Timothy C. Hain, MD, Chicago IL. Page last modified: September 17, 2016
See also: sensory sensitivity in migraine smell sensitivity light sensitivity pressure sensitivity sound sensitivity
Phonophobia means "abnormal sensitivity to sound". It is a common symptom with diverse causes. As is the case with smell and light sensitivity, there is an attempt to distinguish between having a lower threshold, and having greater discomfort.
With sound, it is very clear that persons with migraine do not have better hearing than everyone else, but rather they can have greater discomfort than everyone else for loud noises.
The technology of measurement of both thresholds and discomfort is very well worked out for sound, where assessment of "LDL" or loudness discomfort levels are routine when fitting hearing aids.
One would think that for all of these situations, one should "adjust" the discomfort level for the threshold -- or in other words, attempt to differentiate between the input to the brain and the response to the brain. For hearing, this can be done by subtracting the pure tone threshold from the LDL.
Loud noise is often reported by our patients to cause migraines. However, the headache literature seems to be rather unsympathetic to the general concept that noise is a migraine trigger.
Schulte et al (2015) suggested that rather than sound being a trigger, sound sensitivity was part of a "premonitory phase" of migraine.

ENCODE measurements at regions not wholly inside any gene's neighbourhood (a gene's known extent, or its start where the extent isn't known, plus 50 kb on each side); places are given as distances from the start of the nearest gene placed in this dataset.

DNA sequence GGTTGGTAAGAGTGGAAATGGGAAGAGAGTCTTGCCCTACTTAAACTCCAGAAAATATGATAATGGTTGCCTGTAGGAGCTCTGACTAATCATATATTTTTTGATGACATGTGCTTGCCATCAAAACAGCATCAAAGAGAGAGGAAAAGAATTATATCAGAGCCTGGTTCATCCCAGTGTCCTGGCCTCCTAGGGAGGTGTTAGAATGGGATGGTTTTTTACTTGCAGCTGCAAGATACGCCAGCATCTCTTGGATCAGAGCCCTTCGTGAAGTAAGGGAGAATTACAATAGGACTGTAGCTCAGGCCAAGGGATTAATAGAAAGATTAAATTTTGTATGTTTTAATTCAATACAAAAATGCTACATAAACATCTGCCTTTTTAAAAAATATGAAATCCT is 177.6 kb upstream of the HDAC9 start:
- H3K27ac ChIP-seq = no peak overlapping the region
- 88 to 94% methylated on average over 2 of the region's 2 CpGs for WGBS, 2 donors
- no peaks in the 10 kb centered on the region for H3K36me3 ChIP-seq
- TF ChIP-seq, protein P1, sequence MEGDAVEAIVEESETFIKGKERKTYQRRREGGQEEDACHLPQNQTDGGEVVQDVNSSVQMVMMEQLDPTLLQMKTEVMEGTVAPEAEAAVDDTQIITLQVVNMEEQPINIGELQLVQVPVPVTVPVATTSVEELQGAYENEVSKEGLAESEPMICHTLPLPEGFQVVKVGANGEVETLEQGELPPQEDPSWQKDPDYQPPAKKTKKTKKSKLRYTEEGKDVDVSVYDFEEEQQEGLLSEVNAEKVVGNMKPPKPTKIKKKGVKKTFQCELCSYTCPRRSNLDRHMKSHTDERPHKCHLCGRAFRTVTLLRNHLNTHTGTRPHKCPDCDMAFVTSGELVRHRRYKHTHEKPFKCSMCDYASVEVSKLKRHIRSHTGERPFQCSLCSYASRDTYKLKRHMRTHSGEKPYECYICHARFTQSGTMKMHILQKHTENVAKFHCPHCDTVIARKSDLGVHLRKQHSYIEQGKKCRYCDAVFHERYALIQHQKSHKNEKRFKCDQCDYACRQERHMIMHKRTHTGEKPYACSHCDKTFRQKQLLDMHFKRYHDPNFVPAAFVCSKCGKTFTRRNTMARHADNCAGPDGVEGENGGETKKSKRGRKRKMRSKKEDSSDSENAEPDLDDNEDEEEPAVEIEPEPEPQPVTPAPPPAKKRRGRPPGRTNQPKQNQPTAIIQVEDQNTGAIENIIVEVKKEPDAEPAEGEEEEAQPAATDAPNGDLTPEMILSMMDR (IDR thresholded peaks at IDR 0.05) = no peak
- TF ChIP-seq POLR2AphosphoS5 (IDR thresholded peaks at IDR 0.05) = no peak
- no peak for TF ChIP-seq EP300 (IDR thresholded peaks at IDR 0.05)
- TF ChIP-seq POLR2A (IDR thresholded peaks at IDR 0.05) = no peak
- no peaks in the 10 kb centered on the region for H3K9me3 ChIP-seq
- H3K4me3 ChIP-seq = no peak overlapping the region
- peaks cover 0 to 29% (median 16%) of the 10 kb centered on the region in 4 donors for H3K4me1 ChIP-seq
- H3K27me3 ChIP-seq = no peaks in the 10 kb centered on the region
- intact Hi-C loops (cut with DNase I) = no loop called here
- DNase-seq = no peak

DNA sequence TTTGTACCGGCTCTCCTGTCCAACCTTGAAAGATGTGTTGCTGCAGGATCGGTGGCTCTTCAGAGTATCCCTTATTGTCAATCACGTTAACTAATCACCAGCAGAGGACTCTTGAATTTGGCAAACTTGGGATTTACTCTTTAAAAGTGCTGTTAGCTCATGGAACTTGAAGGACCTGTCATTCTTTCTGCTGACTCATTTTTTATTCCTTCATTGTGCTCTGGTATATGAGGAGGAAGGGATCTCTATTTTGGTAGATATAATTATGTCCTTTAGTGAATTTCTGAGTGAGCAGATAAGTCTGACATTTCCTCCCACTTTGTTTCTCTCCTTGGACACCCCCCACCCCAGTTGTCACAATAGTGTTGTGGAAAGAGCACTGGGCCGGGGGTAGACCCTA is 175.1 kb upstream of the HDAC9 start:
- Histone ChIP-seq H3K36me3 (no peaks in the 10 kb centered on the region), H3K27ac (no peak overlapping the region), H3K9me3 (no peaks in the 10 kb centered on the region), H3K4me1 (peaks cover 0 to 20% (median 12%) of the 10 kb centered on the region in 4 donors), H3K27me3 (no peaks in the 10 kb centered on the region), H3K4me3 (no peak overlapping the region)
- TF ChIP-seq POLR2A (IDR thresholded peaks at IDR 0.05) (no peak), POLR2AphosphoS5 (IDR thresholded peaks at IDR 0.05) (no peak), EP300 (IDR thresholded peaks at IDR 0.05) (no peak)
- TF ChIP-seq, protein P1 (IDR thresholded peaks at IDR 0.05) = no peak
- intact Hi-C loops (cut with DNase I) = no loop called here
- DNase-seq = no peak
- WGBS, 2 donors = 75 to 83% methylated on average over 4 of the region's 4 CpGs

Martin et al (2006) suggest that migraine patients cause their own sensitivity by avoiding loud noises, and seemed to propose that migraine patients need to experience more loud noise. We are dubious.
Somewhat similarly, Andersson et al (2005) suggests (without any proof) that psychotherapy might be a useful treatment for hyperacusis of any variety. Again, while we have nothing against psychotherapy, we are dubious that this is the answer for migraine sound sensivity.
Rojahn and Gerhards (1986) suggested that migraine subjects showed a "higher level of general stress sensitivity", and implied that their greater noise "aversiveness" was in essence a personality characteristic.
Ashkenazi et al (2009) reported "sound aversion thresholds", which appear to be "LDL" measurements under a different name. In 60 migraine patients, the mean SAT averaged at 1000, 4000 and 8000, was roughly 15 dB lower than 52 non-migraine patients. This was between attacks. During migraines, the SAT was also about 15 dB lower. We are surprised that the gap did not become larger during migraines.
Vingen et al (1998) also reported more sensitivity to "sound-induced discomfort".
Main et al (1997) similarly reported more discomfort to sound both outside of attacks as while having a migraine.
Woodehouse and Drummond (1993) reported that both auditory and visual discomfort thresholds were reduced during attacks in migraines. They stated that the findings do not support the view that phonophobia is a manifestation of loudness recruitment.
In a related measure, Joffily et al (2016) reported that women with migraine and phonophobia exhibited deficits in OAE suppression, suggesting a disorder of their ability to suppress outer hair cell responses. As OAE's are used to dampen sound, this study in essence says that migraine patients keep their outer hair cells turned on - -which would be a reasonable thing to do if one was troubled by loud noises.
There are no claims that migraine subjects can hear better than non-migraine subjects.